Happy Alex Reyes day, everyone.
As excited as I am to see Mr. Reyes retake the mound, there’s a less-heralded piece of the Cardinals youth movement that has caught my eye of late: Harrison Bader.
After debuting in 90 plate appearances last season which were, you know, fine, Bader came into this season having lost a bit of his prospect luster. Baseball America ranked four Cardinals in their Top 100, none of whom were Bader, and included fellow outfielder Tyler O’Neill. Bader was edged out for a spot on the Opening Day roster by Yairo Munoz.
But since rejoining the big league club, Bader has posted some eye-popping statistics, mostly courtesy of StatCast.
Highest Catch Percentage Added, outfielders, 2018— St. Louis Cardinals (@Cardinals) May 28, 2018
Min. 25 outfield opportunities (135 outfielders)
1. Harrison Bader: +9%
2. Billy Hamilton: +7%
3-T. Jake Smolinski: +6%
3-T. Travis Jankowski: +6%
3-T. Starling Marte: +6%
( https://t.co/m36QCg3E4U ) pic.twitter.com/9edQZOFyHA
That is obviously some elite company Bader finds himself in. But our traditional defensive metrics can fluctuate, so what about these Statcast metrics? I reached out via Twitter to ask MLB.com’s Mike Petrielo how soon he would buy into Bader as an elite defender... and he said that he already does.
One reason Bader has been such an exceptional defender is his speed. By Statcast’s Sprint Speed, Bader is in the Top 10 of all baseball.
The great thing about some of these Statcast metrics is they come closer to measuring the raw tools. So once we see a guy can run 29.7 feet per second, we know that’s a tool he has. We don’t have to wait for various rate statistics to stabilize.
We know right now that Harrison Bader is a plus runner, and it looks like he may very well be an elite, plus-plus defender. Friends, that’s about enough for a starting job on its own. But Bader has been swinging a more confident bat this season as well, posting an overall hitting line above league average. It’s easy to imagine Bader continuing to grow as a hitter, and while he never be an elite hitter, with his defense and baserunning, he can still be an extremely valuable player.
The other half of the equation, if the Cardinals were to plug Bader in as their regular right fielder, is whether or not he is better than the man who has held that job: Dexter Fowler.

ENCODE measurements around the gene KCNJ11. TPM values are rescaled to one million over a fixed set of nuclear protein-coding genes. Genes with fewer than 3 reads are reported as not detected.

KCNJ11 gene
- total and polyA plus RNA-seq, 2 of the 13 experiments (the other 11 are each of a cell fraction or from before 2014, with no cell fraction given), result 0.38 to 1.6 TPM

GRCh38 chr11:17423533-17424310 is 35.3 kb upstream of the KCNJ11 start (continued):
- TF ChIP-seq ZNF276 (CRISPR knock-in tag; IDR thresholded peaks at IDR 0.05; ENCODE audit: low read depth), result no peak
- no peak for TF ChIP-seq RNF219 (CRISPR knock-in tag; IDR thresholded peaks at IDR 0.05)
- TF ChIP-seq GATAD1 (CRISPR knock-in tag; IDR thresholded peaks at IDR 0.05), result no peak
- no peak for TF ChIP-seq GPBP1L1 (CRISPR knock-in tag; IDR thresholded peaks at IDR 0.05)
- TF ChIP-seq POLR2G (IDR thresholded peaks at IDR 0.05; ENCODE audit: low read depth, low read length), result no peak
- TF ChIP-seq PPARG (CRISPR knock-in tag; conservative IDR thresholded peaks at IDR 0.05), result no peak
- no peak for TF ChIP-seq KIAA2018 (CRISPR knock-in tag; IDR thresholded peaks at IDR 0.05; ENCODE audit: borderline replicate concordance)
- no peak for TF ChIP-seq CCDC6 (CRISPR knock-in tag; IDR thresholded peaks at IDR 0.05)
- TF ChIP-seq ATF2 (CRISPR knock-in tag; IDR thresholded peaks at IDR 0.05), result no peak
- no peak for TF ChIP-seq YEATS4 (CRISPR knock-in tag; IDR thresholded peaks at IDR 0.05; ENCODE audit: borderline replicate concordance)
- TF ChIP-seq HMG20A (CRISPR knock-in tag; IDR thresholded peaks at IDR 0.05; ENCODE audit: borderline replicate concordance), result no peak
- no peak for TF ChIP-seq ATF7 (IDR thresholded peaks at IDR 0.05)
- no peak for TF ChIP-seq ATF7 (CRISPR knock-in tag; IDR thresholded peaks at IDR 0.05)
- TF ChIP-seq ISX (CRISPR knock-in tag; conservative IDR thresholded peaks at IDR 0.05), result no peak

I really love Dexter Fowler as a personality, and it’s hard for me to believe his skills have truly fallen off to quite the level we’ve seen this year. But he’s been bad. Really, really bad.
Whereas Bader has posted positive value in hitting, base running and defense, Fowler is underwater on all three. His sprint speed has dropped a full foot/second from last season, sitting now at 27.1... which is almost exactly league average. For an aging player, that’s not a measure we can expect will ever move back in the other direction.
Last year, Fowler’s -9 Outs Above Average was 7th worst among 268 qualified outfielders. His move to right field was intended to mitigate his defensive shortcomings, but he already sits at -3 this season. Defensively, Fowler’s ceiling is probably at-best a tick below average, and he’s certainly not in the same class as Bader.
Fowler’s bat has completely fallen off this year as well, to the tune of a 62 wRC+. That’s terrible, but it’s also the aspect of his game I’m most confident will rebound. But how much will it rebound? And even if he brings his offense back up to something like the Dexter Fowler we’ve seen before, can he be more valuable than the multi-talented Bader?
Fowler’s WAR sits at an abysmal -0.9. He’s been the offensive equivalent of Greg Holland. Clearly, he needs to get healthy, or fix his mechanics, or do something to get back on track. And I expect that he will, to some extent.
But I’ve reached the tipping point where I believe Bader should be the primary right fielder not just now, but likely for the remainder of the season.